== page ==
Health workers face stigma and ostracism

Health workers face stigma and ostracism
Health workers face stigma and ostracism

There have been incidences of health workers being ostracized and evicted in Nagaland. (Representative Imasge
Morung Express News
Kohima | April 15


While the angst over the shoddy preparedness for containment of COVID-19 pandemic persists, cases of stigma and discrimination towards the health workers have surfaced and subsequently, reported in the media on earlier occasions.  


There have been incidences of health workers being ostracized and evicted, wherein panicked house owners have asked nurses to vacate their rooms if they are to continue to work, and also nurses being asked by their family members to stop going to work.


Whilst the anxiety of the public (non-medical people) is well understood, the advisory issued by the directorate of Health and Family Welfare dated April 10, 2020 gives the impression of ‘stigmatisation’ of its own health workers by its parent department.


The advisory circulated in the social media was also posted by the directorate of information and public relation on its official Facebook page on April 13.


The first point of the advisory reads “no hospital based personnel are to enter the office premises. Instead of physical visit, they are advised to leverage electronic means of communications including webinar” which many doctors feel is tantamount to ‘discrimination’ disturbing the psyche of the health workers.


The advisory entails that no medical personnel on duty in the COVID district hospitals across the state, should enter the premises of the directorate of health and family. Rather, they were advised to put across grievances, if any through electronic medium.


The Centers for Disease Control Prevention (CDC) in its website states that ‘public health emergencies, such as the outbreak of Coronavirus disease 2019 are stressful times for people and communities. Fear and anxiety can lead to social stigma towards people, places and things, affecting the emotional or mental health of stigmatized groups and the communities they live in.’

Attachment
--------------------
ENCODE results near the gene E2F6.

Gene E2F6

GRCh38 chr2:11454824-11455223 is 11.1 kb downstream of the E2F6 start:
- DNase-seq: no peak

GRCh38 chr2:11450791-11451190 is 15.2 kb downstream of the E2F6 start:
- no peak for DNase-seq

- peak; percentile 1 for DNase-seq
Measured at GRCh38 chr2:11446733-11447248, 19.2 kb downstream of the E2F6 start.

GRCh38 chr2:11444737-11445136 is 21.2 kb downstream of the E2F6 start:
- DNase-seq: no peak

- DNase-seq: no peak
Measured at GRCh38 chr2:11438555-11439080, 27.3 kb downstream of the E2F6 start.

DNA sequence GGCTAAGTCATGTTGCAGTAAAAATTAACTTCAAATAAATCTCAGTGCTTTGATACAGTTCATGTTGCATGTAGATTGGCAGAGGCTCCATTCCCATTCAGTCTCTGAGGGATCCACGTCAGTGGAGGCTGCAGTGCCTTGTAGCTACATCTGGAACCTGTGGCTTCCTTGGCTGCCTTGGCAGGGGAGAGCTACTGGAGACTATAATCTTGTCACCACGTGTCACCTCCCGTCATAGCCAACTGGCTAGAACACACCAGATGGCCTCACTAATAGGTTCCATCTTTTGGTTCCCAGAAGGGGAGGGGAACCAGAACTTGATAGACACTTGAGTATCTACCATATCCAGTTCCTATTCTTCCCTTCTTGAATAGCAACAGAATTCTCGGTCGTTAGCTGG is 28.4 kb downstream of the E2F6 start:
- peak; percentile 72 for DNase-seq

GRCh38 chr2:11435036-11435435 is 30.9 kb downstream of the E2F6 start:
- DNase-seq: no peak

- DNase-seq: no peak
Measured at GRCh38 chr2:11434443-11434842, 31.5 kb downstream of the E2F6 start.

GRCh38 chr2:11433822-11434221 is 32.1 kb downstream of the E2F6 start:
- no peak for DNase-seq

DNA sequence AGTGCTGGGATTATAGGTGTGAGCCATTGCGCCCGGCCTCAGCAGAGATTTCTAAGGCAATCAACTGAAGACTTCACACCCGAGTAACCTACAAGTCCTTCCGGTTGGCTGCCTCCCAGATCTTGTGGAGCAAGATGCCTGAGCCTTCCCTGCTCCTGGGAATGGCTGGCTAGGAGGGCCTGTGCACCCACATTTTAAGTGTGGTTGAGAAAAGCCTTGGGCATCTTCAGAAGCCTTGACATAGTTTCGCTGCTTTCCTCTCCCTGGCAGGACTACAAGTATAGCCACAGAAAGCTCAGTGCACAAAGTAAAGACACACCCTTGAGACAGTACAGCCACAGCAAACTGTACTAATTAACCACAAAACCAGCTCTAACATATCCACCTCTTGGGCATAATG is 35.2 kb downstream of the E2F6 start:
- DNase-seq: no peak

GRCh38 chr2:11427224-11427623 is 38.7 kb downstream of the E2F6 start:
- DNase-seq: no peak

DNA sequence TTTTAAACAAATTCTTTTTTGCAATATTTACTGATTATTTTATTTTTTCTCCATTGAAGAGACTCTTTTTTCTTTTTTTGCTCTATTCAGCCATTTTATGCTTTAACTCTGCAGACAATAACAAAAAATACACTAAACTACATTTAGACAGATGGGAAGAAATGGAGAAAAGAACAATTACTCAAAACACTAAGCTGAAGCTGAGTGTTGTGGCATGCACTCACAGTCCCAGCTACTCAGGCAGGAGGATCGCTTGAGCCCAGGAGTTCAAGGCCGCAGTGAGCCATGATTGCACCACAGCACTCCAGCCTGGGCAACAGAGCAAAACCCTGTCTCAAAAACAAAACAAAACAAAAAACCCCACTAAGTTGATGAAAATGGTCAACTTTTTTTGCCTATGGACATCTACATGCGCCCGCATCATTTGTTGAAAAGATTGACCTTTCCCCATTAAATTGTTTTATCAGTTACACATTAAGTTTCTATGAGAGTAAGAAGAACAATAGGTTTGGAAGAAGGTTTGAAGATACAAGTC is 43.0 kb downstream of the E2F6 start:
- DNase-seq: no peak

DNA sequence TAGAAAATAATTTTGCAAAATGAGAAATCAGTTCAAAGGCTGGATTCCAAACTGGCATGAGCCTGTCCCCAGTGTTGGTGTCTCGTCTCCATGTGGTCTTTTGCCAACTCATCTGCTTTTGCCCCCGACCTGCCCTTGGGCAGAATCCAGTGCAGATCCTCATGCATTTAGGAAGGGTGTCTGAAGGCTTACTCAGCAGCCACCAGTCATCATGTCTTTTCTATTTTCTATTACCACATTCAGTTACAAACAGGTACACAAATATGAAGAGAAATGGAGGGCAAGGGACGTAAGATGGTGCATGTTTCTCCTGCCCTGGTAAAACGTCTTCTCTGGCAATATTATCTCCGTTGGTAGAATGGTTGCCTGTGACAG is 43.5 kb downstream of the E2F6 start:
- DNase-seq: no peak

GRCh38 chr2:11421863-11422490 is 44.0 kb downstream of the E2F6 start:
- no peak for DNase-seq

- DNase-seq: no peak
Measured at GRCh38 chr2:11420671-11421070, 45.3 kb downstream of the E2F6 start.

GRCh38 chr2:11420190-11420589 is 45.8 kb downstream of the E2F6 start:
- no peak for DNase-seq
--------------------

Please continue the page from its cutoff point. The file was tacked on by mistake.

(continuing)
CDC further advised that stopping stigma is important to making communities and community members resilient. 
Thus, it is satirical that this restriction of entry by the medical department against its own health care workers, who are at the forefront, is in contravention to the appeals and advisory to the citizens against stigmatization of healthcare workers.


On wearing of masks

Besides the advisory to maintain safe environment at the work place, the seventh point reads “everyone need not wear a mask. Only wear a mask if you have symptoms (cough, fever or difficulty in breathing), caring for COVID suspect/confirmed patient, you are a health worker in the health centre and need to go to crowded places.”


Even as there are arguments on whether healthy people should ‘wear or not to wear masks’, it is understood that with the first detected positive case from Nagaland, health care workers are at greater risk of contracting the virus if they do not wear basic protective equipment like facemasks and gloves.


Following the extension of the nationwide lockdown till May 3, fresh guidelines have been issued one of which includes ‘wearing of masks compulsory in public places’ in the wake of COVID-19 situation. Will the medical department still advise its medical personnel not to wear masks?